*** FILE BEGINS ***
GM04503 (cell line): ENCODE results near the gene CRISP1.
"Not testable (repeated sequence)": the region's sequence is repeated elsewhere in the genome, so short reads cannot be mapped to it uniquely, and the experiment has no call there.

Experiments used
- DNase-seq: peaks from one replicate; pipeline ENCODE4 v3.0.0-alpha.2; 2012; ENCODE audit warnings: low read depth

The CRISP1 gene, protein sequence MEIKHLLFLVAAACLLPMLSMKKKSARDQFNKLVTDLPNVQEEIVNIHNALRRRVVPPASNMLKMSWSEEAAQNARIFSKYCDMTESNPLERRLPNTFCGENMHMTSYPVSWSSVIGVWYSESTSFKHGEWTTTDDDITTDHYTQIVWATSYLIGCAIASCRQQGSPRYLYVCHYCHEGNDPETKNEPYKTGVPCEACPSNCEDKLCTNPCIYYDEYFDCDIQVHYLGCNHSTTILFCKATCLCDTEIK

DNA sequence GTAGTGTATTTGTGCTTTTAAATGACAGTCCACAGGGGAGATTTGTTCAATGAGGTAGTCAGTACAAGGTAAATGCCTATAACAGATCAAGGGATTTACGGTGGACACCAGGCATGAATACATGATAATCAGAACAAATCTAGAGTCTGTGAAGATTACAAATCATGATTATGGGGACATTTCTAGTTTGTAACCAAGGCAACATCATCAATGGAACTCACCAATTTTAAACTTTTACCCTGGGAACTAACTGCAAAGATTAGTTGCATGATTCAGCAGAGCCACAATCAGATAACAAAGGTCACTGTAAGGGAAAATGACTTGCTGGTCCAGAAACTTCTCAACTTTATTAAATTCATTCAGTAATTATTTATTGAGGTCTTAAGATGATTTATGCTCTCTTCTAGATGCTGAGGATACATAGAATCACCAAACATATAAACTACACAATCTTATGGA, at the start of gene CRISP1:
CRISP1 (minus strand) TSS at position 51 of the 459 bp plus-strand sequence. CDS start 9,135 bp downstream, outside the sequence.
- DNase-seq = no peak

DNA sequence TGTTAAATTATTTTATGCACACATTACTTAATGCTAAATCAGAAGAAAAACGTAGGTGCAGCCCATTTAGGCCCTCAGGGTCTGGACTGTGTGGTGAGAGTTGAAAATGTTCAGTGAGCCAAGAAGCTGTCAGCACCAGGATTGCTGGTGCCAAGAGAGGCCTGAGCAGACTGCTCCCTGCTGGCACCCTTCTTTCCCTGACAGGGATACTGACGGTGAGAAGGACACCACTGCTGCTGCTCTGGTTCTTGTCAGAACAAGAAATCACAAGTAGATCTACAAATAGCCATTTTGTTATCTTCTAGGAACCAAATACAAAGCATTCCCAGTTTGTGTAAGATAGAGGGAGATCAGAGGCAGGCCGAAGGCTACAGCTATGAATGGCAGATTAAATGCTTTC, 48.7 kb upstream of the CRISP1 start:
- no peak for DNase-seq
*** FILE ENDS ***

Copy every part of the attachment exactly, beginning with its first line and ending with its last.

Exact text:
GM04503 (cell line): ENCODE results near the gene CRISP1.
"Not testable (repeated sequence)": the region's sequence is repeated elsewhere in the genome, so short reads cannot be mapped to it uniquely, and the experiment has no call there.

Experiments used
- DNase-seq: peaks from one replicate; pipeline ENCODE4 v3.0.0-alpha.2; 2012; ENCODE audit warnings: low read depth

The CRISP1 gene, protein sequence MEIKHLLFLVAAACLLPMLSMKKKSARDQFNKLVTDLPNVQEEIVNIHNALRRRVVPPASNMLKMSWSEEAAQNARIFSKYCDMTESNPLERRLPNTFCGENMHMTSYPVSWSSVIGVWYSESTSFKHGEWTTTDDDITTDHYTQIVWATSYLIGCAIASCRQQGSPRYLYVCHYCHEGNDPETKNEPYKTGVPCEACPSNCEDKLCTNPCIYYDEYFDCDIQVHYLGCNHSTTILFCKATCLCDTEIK

DNA sequence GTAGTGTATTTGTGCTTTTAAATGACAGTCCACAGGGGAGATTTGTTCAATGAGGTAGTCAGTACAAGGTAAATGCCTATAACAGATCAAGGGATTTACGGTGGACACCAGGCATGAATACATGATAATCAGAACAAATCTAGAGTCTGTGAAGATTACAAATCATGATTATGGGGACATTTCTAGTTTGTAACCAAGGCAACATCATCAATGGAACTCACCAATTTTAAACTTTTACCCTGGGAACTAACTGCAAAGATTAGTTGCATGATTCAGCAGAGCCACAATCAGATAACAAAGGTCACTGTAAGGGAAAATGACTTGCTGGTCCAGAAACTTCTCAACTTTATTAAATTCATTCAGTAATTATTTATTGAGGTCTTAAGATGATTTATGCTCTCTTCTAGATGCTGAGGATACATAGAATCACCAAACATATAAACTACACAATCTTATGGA, at the start of gene CRISP1:
CRISP1 (minus strand) TSS at position 51 of the 459 bp plus-strand sequence. CDS start 9,135 bp downstream, outside the sequence.
- DNase-seq = no peak

DNA sequence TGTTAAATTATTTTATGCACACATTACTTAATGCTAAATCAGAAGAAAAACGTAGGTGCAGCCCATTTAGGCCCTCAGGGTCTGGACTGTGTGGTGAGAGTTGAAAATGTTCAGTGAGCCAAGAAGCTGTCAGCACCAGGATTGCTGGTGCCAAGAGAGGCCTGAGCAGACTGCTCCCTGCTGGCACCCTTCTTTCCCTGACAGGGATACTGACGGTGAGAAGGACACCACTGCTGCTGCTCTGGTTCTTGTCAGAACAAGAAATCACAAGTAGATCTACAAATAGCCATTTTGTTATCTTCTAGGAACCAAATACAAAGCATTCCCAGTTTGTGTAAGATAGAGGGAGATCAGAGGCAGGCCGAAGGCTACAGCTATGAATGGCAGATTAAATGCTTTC, 48.7 kb upstream of the CRISP1 start:
- no peak for DNase-seq